Netherlands Trading Society

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"Nederlandsche Handel-Maatschappij" above the entrance to the Amsterdam Archives at the De Bazel building, built as NHM's headquarters

The Netherlands Trading Society (Dutch: Nederlandsche Handel-Maatschappij or NHM) was a Dutch trading company established in 1824 by King William I of the Netherlands to promote and develop trade, shipping and agriculture. For the next 140 years the NHM developed a large international branch network and increasingly engaged in banking operations, and subsequently would become one of the primary ancestors of ABN AMRO.


The building at Vijzelstraat 32 in Amsterdam known today as "De Bazel", is named after its architect Karel de Bazel. Today it houses the Amsterdam Archives, but it was originally built in 1919-1926 for the NHM and it is decorated with many details reminiscent of Indonesia, most notably the brickwork, which earned the building the nickname "spekkoek".

The NHM was a private company which issued publicly traded shares and according to the king, the NHM would act to leverage economic activity and encourage the development of national wealth. However, in practice it came down to expanding existing trade, by gathering data and searching for new markets as well as financing industry and shipping. Its close association with Dutch government meant it played an important role in the development of trade between the Netherlands and the Dutch East Indies.[1] Its former headquarters in De Bazel in Amsterdam houses the Amsterdam Archives today.[2]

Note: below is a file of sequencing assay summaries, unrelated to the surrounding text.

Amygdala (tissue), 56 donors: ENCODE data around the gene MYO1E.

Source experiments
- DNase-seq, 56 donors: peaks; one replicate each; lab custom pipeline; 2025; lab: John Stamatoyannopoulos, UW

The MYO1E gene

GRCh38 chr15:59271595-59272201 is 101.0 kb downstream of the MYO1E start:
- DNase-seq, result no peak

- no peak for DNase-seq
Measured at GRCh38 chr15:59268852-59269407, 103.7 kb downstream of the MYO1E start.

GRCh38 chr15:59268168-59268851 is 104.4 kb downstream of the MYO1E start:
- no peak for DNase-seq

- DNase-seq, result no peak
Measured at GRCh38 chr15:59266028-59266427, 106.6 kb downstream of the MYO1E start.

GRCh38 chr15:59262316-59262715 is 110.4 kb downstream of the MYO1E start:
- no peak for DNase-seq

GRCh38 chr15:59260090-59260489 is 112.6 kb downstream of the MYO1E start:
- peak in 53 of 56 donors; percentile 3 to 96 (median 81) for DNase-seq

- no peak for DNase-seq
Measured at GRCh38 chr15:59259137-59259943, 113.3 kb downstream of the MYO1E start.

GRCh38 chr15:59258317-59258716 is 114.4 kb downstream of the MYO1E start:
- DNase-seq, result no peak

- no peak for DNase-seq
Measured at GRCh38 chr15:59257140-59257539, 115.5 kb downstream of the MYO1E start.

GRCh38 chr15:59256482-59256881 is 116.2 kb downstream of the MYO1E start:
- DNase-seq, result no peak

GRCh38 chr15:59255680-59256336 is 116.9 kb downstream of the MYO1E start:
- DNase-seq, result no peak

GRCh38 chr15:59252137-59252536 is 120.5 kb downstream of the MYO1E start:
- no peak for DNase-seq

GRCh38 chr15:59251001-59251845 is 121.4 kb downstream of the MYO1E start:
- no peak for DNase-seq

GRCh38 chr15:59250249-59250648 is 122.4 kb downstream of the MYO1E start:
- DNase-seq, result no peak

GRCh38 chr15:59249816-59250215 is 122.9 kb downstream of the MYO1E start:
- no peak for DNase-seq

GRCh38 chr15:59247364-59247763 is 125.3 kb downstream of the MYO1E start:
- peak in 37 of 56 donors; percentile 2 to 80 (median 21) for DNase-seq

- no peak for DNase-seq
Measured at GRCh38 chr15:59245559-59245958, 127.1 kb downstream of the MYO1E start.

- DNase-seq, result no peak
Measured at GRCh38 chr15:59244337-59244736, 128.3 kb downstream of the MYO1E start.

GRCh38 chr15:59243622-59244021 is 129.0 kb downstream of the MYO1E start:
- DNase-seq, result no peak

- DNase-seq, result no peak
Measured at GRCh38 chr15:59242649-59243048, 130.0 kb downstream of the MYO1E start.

The NHM is sometimes called the successor of the Dutch East India Company, as it was also a private company that issued shares and financed trade with the Dutch East Indies. The establishment of the NHM could probably be seen as an attempt to bring new impetus to trade with the Dutch East Indies after the depression of the years of French domination (1795–1814) and the final collapse of the Dutch East India Company two decades earlier.

The NHM financing of trade and shipping led to the development of a network of branches which increasingly engaged in financing and banking operations. The network extended throughout South East Asia and on the trade routes between the Netherlands and the Dutch East Indies and the NHM continued to extend its network into the 20th century. It lost a number of its branches when the Indonesian government nationalised them in 1960 to form a new locally owned bank, but by then had branches in many other parts of the world. The NHM continued to develop more and more banking and financing operations with its branch network and it went on to become one of the primary ancestors of ABN AMRO bank when in 1964 it merged with the Dutch Twentsche Bank to form Algemene Bank Nederland (ABN).

Time line[edit]

The first building in Amsterdam, 1860
Aerial view of the NHM branch in Jakarta circa 1955, now Museum Mandiri.



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